Party Leaders to Resolve Social Discontent via Mass Hypnotism

2006-10-08 - Absurdfool

In the past seven days, Chinese fellow citizens in Mainland China have emptied their banks with an amount of 300 billion yuan or US$38 billion, a year-on-year rise of 14.5 percent and each contributed a per capita holiday spending of 250 yuan to celebrate the country's 57th anniversary.

The 7-day May and October holiday initiative triggered by then Premier Zhu about 10 years ago has proven a simple principle right - the total is much bigger than its arithmetic sum. The central rulers must now be happy as a bird. Curding bank loans to discourage such capital investment projects as real estate and infrastructure has to be compensated by an expansion of domestic consumption. Otherwise Premier Wen might not be able to deliver a soft touchdown report of the economy next year.

To further guarantee this spending spree, a proposal to designate more public holidays for the countrymen has been submitted for approval. It will likewise show the decision's political correctness as the Party is driving to build a socialist harmonious society with Chinese characterics. More leisure for the people will surely make them happy and feel being less exploited.

China's road of capitalist transition is no easy matter for the Communist Party elites. A face-lift change requires a peaceful social environment, but changes that have to be made drastically will break people's hearts consequentially. The Party is still trying hard to fill holes left behind years ago by the subtle privatization of state-owned-enterprises, and the dissolution of collective farming. The possibility of potential social upheavals created by the softening of the household registration policy to allow the unemployed to find jobs elsewhere alone is quite an headache for the regime. The urban unemployment rate is hiking at about 4.2 percent. Surplus of labor in the countryside is growing. According to the Ministry of Labor and Social Security, 45 million people will migrate to the cities for work. There are already over 60 million movable population crowded in the cities finding means to meet their ends. The simple principle of "The total is much bigger than its arithmetic sum" would mean a lot more in this scenario. A malfunction in any tache of the socio-economic mechanism could easily light up this hidden dynamite.

Early this year, China's Public Security Ministry issued a report claiming 87,000 public riots and demonstrations across China in 2005, an increase of more than 6.6 percent from 2004. This figure quadruples the number of such incidents that occurred during the mid-1990s.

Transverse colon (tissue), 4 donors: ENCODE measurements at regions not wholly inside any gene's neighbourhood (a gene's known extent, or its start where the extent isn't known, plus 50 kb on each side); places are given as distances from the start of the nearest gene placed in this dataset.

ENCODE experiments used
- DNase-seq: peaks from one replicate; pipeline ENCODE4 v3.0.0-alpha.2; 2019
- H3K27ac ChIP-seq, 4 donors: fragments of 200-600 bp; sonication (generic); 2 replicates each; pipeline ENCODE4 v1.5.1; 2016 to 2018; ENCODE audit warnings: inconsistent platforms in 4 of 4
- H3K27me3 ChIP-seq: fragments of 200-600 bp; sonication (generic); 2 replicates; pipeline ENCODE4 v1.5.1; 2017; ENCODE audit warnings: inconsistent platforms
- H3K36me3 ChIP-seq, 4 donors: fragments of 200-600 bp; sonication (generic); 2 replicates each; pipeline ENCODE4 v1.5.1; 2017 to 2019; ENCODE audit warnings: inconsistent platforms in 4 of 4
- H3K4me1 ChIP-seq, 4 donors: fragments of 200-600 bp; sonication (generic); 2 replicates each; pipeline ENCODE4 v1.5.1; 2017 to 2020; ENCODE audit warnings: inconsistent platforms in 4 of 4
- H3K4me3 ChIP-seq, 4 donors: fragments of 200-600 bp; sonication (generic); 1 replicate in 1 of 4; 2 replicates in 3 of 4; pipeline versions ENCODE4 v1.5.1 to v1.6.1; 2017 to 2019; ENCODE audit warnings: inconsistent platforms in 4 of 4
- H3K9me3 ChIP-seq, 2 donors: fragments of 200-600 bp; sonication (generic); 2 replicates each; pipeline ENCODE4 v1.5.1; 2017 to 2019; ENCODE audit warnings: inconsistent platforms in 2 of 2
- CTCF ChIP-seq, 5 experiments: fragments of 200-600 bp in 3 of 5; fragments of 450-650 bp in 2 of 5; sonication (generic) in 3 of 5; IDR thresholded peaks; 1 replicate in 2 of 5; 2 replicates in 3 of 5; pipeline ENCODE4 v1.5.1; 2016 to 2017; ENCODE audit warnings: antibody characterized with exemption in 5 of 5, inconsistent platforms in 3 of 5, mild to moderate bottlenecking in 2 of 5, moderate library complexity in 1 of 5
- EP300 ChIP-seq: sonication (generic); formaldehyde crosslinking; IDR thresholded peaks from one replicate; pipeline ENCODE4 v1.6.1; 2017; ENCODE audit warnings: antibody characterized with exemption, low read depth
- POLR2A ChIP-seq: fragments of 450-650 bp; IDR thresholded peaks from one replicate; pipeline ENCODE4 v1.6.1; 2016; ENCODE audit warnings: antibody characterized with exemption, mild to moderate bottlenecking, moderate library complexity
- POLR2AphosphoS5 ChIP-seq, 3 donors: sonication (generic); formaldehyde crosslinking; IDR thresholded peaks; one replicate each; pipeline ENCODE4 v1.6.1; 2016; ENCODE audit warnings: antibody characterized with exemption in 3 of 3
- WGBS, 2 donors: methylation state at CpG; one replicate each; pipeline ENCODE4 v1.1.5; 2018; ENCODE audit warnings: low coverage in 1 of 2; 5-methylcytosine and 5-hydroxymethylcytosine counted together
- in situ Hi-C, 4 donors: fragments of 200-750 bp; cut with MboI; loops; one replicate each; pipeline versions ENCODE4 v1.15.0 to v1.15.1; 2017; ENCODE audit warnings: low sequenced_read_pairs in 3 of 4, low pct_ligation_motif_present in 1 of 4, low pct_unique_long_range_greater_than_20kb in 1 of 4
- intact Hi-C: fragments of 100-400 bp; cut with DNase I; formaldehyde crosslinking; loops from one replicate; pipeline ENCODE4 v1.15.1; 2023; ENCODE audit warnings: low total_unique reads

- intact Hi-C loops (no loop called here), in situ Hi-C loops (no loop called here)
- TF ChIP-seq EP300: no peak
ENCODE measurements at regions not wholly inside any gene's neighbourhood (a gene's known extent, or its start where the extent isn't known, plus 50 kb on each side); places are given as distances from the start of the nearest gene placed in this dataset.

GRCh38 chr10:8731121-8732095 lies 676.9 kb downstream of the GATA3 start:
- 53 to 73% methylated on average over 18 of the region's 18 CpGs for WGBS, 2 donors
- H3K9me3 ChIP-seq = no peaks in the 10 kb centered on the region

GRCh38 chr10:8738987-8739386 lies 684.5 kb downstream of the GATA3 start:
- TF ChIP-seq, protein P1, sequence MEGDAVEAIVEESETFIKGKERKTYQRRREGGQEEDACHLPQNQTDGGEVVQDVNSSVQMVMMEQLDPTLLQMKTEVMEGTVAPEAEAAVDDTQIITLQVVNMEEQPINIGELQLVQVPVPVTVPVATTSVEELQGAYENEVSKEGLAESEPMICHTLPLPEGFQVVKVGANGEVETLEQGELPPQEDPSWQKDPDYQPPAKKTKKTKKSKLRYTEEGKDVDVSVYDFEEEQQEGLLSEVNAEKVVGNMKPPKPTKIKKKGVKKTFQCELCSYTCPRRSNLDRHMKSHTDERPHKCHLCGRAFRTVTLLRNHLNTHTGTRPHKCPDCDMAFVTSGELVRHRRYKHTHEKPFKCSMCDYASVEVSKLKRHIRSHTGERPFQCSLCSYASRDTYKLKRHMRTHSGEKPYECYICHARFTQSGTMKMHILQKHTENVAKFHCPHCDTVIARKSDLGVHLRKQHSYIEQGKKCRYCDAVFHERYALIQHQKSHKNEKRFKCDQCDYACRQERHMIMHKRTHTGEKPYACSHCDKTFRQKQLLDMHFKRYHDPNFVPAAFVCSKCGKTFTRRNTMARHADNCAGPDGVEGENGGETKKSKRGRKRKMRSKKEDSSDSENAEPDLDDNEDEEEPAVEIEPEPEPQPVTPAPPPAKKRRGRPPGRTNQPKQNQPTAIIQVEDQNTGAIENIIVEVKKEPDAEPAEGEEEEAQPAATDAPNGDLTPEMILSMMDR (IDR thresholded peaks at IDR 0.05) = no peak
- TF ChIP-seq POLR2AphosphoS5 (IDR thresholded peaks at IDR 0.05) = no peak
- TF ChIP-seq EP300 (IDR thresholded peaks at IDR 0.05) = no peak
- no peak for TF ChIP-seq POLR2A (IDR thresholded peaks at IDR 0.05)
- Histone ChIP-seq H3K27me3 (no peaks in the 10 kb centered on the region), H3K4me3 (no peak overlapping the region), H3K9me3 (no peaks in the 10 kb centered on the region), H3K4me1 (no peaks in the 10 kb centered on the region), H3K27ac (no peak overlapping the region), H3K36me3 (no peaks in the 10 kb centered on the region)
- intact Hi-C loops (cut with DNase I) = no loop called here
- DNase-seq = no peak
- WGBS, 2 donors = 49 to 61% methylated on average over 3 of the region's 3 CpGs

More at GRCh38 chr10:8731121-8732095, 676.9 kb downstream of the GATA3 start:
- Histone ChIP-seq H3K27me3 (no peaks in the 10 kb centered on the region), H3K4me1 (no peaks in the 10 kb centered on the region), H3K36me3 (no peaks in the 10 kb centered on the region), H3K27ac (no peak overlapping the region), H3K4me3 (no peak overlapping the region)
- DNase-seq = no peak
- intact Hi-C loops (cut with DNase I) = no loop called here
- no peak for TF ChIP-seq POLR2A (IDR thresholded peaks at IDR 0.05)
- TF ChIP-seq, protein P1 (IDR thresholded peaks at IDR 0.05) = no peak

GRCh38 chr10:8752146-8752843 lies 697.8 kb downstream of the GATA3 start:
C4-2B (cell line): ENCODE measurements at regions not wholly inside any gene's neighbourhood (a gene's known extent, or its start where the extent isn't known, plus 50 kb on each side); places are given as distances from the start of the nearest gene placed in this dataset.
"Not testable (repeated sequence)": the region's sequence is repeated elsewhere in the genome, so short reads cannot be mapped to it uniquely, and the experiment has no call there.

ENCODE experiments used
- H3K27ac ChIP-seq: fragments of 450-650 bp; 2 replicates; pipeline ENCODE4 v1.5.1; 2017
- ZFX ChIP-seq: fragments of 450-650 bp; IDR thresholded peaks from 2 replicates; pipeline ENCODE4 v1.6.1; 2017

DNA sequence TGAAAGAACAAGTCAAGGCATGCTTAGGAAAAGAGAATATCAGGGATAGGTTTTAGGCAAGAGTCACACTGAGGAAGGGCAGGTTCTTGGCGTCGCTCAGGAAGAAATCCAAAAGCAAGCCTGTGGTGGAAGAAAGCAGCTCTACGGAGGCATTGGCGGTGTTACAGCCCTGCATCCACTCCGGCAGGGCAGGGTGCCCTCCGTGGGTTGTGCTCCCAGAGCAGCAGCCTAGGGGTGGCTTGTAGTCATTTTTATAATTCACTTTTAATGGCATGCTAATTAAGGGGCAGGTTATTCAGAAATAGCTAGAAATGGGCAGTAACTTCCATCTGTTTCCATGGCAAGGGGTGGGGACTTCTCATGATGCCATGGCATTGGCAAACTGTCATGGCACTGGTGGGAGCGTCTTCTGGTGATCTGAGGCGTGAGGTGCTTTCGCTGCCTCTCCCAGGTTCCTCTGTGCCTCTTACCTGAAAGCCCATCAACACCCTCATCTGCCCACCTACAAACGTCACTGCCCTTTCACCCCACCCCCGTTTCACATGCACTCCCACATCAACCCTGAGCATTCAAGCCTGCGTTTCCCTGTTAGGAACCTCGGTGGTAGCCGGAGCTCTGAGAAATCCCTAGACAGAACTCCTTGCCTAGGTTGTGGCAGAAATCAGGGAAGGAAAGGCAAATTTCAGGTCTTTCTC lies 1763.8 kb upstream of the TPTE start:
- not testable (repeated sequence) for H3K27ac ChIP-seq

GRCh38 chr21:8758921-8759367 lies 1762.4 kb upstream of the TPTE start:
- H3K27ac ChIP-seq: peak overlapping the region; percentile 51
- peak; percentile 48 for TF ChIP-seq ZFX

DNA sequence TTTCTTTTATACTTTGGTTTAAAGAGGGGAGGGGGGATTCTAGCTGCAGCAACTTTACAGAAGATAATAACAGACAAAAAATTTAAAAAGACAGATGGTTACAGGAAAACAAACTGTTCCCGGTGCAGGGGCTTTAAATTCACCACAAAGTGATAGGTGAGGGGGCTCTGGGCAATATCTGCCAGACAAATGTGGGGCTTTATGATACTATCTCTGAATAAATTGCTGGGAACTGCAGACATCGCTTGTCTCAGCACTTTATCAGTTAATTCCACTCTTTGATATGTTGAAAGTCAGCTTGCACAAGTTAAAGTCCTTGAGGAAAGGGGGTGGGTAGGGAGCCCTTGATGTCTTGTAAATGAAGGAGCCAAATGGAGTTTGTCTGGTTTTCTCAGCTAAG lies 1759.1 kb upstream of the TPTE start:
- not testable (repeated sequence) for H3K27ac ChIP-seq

As a result of the capitalist transition, the country's richest 10 percent of families possess more than 40 percent of the total household wealth, while the poorest 10 percent only have 2 percent. 60 percent of urban residents failed to reach the nation's average level of disposable income. The regional income gap is also yawning, with the per capita GDP of the country's most wealthy province over 10 times greater than that of the poorest province. The country's Gini coefficient, an international measurement of income disparity, is estimated to have exceeded the danger level of 0.4. The excessive wealth gap is definitely a principal disharmonious factors in Chinese society. Uneven income distribution because of unjust practices is especially creating discontent in the society.

The Hu-Wen duo's recent purge of corrupted officials in Beijing, Shanghai, Tianjing, Fujian and Hunan etc is a move to show to the people the ruling party's determination to strive for a better government and to enhance public trust. And it is also an ought-to-be-done measure to kill discontents that are directing against the government at its infancy to prevent them from growing to a stage like seventeen years ago. The recent example setting clamp down of Shanghai's party chief means much more than that of an intra-party factional struggle amongst the central and the peripheric power houses. As said in an article released on Oct 8 by Xinhua, "Aware of the theory that social conflicts may surface in large amounts when per capita GDP enters the 1,000-3,000 U.S. dollars stage, the Party's policy makers have realized improper handling of the complicated situation will lead to economic stagnation and social instability." The up-and-coming "resolutions of the CPC Central Committee on major issues regarding the building of a harmonious socialist society" will probably be another dose of hypnodoxin to hypnothize the people in mass theraphies. Nonetheless, the party's propaganda apparatus will further tighten its media control to minimize the potential spread of social discontent aroused by any unjust social incident.

Photo from Nora on Shanghai shopping district, October 1, 2005.

18 4月19:16

good to have more

By hoidick

good to have more holidays
Submitted by oiwan on Mon, 2006-10-09 11:03.

i hope hong kong can follow the mainland example by reducing the working hours, sharing jobs and boosting up the local consumption market.

I bet you do, oiwan it's
Submitted by Absurdfool on Mon, 2006-10-09 11:16.

I bet you do, oiwan
it's a trend anyway
only if efficiency at work is not hampered
according to marx, leisure is a way to reproduce labour itself
but in reality
it mostly is not the case